Japanese Prime Minister Yoshihide Suga has announced that he will not run for the ruling Liberal Democratic Party’s (LDP) presidential election, expected to be held on 29 September. His recent approval rating had dropped below 30% – historically a ‘danger zone’ for an incumbent prime minister. The defeat of a candidate backed by Mr. Suga in the mayoral elections in his hometown of Yokohoma earlier was a definitive forewarning and discontent was brewing at his handling of the pandemic crisis.
The prime minister’s resignation is a positive development for markets as the LDP’s chances at the elections appeared weakened with the incumbent at the helm. Consequently, markets were wary of a potentially unwelcome policy shift. Mr. Suga now needs to step down from his roles both as the party president and as Japan’s premier. Since there might not be enough time to hold the Lower House elections on 5 October, it will need to be postponed to 21 October, with the actual voting expected to happen by 28 November.
Prospective Candidates and Potential Outlooks
Several party members have expressed interest in running for the LDP's presidential election. The high profile among them are as follows:
Fumio Kishida, former minister for foreign affairs in Shinzo Abe’s cabinet
Taro Kono, an experienced cabinet member and currently the minister for administrative and regulatory reform, charged with overseeing digitization and vaccination efforts
Sanae Takaichi, who, if elected as LDP's president, could become Japan's first female premier
Shigeru Ishiba, former secretary general of the LDP and minister in charge of regional revitalization
A candidate needs to have the endorsement of at least 20 party members to run for the presidential election. Mr. Kishida (declared as a candidate) leads a faction with sufficient size, while Ms. Takaichi has yet to secure the required 20 endorsements. Both of these candidates represent continuity. Of the more reform-minded figures, Mr. Kono has yet to endorse his candidature officially, but he could prove to be the proverbial dark horse. Mr. Kono enjoys popularity among LDP supporters and is a member of a faction led by Deputy Prime Minister Taro Aso, the second largest in LDP. Mr. Ishiba is the least likely to succeed despite having his own faction, as he has positioned himself as an internal dissident. For the same reason, he would also represent the most uncertainty over Japan’s future policy path.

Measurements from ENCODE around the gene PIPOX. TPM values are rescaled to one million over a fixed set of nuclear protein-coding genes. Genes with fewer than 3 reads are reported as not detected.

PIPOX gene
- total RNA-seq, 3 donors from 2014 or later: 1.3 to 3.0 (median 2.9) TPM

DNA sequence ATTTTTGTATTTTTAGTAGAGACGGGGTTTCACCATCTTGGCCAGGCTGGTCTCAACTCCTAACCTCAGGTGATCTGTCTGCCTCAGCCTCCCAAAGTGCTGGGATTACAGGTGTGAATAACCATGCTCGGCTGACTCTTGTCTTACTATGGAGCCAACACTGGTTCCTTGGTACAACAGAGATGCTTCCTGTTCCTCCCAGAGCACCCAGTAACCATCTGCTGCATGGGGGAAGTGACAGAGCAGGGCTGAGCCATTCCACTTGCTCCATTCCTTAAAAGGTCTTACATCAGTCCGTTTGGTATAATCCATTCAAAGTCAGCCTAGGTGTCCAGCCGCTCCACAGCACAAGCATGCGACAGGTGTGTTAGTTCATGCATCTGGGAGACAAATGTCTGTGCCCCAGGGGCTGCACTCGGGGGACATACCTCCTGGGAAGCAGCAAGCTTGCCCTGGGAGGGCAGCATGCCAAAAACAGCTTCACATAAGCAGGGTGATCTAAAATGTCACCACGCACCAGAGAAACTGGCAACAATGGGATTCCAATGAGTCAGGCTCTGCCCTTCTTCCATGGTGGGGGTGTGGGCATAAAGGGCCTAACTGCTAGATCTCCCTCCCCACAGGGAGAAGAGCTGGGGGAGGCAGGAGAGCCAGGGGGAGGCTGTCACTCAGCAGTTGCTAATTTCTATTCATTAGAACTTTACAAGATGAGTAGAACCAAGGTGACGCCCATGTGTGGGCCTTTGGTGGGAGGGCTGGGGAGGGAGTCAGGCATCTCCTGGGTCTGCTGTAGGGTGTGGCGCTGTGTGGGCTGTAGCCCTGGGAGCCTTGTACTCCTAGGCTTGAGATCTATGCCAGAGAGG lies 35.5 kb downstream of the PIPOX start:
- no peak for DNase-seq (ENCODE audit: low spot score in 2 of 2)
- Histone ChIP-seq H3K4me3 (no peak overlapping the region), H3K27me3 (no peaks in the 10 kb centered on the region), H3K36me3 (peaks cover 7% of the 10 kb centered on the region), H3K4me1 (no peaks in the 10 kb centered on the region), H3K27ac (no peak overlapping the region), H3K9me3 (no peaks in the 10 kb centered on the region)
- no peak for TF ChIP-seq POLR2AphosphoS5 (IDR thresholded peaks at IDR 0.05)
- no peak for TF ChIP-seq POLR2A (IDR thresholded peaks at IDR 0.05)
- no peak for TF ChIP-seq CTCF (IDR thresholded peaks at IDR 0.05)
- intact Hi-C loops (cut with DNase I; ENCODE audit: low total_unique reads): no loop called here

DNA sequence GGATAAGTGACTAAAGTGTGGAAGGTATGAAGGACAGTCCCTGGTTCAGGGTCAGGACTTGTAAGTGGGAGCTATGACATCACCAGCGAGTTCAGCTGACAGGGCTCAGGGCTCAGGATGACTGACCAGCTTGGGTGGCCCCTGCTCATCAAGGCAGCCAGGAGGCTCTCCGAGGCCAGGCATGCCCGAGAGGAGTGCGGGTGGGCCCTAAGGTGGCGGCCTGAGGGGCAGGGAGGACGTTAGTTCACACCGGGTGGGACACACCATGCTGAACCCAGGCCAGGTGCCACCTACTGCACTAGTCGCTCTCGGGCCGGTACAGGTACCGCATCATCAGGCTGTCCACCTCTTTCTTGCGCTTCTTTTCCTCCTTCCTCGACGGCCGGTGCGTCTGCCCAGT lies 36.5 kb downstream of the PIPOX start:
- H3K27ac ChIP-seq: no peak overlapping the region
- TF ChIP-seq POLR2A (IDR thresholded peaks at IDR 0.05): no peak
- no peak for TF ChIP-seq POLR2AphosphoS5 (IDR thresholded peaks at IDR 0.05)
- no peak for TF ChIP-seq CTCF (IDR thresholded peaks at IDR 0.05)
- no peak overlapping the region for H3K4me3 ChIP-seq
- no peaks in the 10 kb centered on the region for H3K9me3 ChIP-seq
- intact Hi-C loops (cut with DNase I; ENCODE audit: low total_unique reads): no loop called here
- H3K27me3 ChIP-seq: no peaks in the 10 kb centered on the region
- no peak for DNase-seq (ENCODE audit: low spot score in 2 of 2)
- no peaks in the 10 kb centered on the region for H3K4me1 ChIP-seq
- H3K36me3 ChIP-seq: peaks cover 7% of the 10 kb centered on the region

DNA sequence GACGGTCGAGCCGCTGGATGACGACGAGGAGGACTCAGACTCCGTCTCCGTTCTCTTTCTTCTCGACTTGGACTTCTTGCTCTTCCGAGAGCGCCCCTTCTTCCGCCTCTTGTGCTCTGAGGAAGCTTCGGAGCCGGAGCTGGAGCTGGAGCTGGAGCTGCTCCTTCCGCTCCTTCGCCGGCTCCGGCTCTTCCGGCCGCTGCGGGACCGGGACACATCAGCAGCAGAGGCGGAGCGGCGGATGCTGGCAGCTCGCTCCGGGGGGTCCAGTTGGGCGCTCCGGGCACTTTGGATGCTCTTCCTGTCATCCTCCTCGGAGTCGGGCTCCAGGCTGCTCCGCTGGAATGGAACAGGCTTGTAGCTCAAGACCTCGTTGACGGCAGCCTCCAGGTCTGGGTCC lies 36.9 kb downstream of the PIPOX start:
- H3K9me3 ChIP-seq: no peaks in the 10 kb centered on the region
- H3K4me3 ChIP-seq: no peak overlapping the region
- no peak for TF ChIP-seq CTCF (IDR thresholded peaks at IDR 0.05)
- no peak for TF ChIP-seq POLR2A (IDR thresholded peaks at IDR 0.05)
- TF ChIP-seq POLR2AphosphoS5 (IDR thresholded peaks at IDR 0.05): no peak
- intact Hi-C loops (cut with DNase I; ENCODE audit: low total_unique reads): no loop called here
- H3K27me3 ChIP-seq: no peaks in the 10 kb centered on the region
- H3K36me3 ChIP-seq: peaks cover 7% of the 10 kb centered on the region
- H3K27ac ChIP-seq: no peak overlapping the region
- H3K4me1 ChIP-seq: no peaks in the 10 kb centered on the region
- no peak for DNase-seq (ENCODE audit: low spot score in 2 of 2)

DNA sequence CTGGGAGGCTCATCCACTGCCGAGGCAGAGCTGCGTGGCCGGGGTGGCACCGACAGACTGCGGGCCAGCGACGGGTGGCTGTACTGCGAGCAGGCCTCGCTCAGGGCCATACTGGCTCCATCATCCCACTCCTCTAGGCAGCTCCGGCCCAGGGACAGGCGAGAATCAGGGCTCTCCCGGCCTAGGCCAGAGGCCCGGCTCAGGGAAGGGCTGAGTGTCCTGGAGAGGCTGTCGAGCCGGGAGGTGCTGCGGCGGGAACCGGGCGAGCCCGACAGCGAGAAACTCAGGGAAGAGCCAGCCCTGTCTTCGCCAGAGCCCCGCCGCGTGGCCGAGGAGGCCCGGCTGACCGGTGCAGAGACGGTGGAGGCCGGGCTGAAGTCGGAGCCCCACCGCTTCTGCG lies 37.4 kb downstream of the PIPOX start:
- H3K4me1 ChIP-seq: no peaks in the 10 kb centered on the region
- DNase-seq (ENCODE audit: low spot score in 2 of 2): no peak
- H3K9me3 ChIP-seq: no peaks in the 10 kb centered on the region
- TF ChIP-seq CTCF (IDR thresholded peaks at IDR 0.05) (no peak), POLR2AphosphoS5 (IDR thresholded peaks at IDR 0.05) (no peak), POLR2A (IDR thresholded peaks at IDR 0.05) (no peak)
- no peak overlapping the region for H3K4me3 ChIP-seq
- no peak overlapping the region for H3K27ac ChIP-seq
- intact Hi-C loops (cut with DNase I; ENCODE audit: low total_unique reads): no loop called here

The priority of the incoming prime minister will be to formulate a response to the COVID-19 challenge and lay out a path for the eventual reopening of the economy. Japan’s vaccination rate has accelerated since June, gradually narrowing its gap with other developed countries. However, albeit the rate of infections trending down, there is considerable strain on the health infrastructure, which may take a month or two to abate.
Macro Outlook to Worsen in the Short Term
We are likely to see a third fiscal stimulus package, expected to be north of ¥30 trillion (5.7% of GDP), even though the government has struggled to disburse previously allocated supplementary budget funds. Nonetheless, additional funds allocated for the “Go To Travel” campaign, intended to reinvigorate the Japanese economy, and for digitalizing the economy should prove to be a shot in the arm for the economy once health restrictions are lifted.
We have downgraded our macro outlook for the third quarter, after the state of emergency in Tokyo and Okinawa was expanded to more prefectures. This extension of emergency threatens to drag down services consumption, which has been resilient until now, and presents downside risks for the 2021 GDP forecasts (Figure 1). Mobility has also fallen since July, implying a stronger behavioural response from households. Supply-side bottlenecks in the manufacturing sector, particularly autos, are likely to weigh on durables consumption through the yearend.
Figure 1: Japan Lags in Consumption Recovery
The macro policy direction in the short to medium term will likely be a continuation of the Abe/Suga regime. In all probability, the incoming premier will need the support of the Abe faction, which makes any deviation from the existing expansionary/reformist approach unlikely. Most of the contenders have worked closely with Mr. Abe or Mr. Suga in past administrations – this means there is a likelihood for the continuation of the expansionary macro policies, which should be supplemented by structural reforms. We expect status quo on the monetary policy front. Governor Haruhiko Kuroda will serve until the end of his term in April 2023, with the Bank of Japan expected to maintain its accommodative policy stance.
In regard to foreign policy, the US-centred alliance approach is likely to continue, but each candidate differs in terms of their particular approach to geopolitical affairs. For instance, Mr. Abe strongly believed that domestic pro-growth policies were a necessary pillar to project strength abroad, so Abenomics also had a geopolitical dimension.
Mr. Suga's declining popularity was a major source of uncertainty ahead of the LDP elections and markets reacted positively when he decided to step down. TOPIX, for instance, touched 2,017, a level not seen since 1991. Based on current trends, we believe domestic politics are likely to continue to be supportive of equities. The development is probably more neutral for USD/JPY unless the election delivers a surprise.
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